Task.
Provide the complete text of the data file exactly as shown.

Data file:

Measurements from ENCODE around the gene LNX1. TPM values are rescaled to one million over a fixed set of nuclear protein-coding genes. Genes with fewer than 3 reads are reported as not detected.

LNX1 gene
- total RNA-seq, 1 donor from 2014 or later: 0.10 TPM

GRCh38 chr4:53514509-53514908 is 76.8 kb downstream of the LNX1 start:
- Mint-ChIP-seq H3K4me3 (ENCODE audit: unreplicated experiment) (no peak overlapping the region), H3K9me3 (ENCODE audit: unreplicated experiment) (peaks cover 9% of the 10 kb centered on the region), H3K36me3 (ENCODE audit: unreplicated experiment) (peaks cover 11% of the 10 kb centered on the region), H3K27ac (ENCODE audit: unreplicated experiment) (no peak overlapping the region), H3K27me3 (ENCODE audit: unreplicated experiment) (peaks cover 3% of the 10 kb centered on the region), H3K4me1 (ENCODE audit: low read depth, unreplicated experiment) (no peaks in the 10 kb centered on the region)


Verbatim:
Measurements from ENCODE around the gene LNX1. TPM values are rescaled to one million over a fixed set of nuclear protein-coding genes. Genes with fewer than 3 reads are reported as not detected.

LNX1 gene
- total RNA-seq, 1 donor from 2014 or later: 0.10 TPM

GRCh38 chr4:53514509-53514908 is 76.8 kb downstream of the LNX1 start:
- Mint-ChIP-seq H3K4me3 (ENCODE audit: unreplicated experiment) (no peak overlapping the region), H3K9me3 (ENCODE audit: unreplicated experiment) (peaks cover 9% of the 10 kb centered on the region), H3K36me3 (ENCODE audit: unreplicated experiment) (peaks cover 11% of the 10 kb centered on the region), H3K27ac (ENCODE audit: unreplicated experiment) (no peak overlapping the region), H3K27me3 (ENCODE audit: unreplicated experiment) (peaks cover 3% of the 10 kb centered on the region), H3K4me1 (ENCODE audit: low read depth, unreplicated experiment) (no peaks in the 10 kb centered on the region)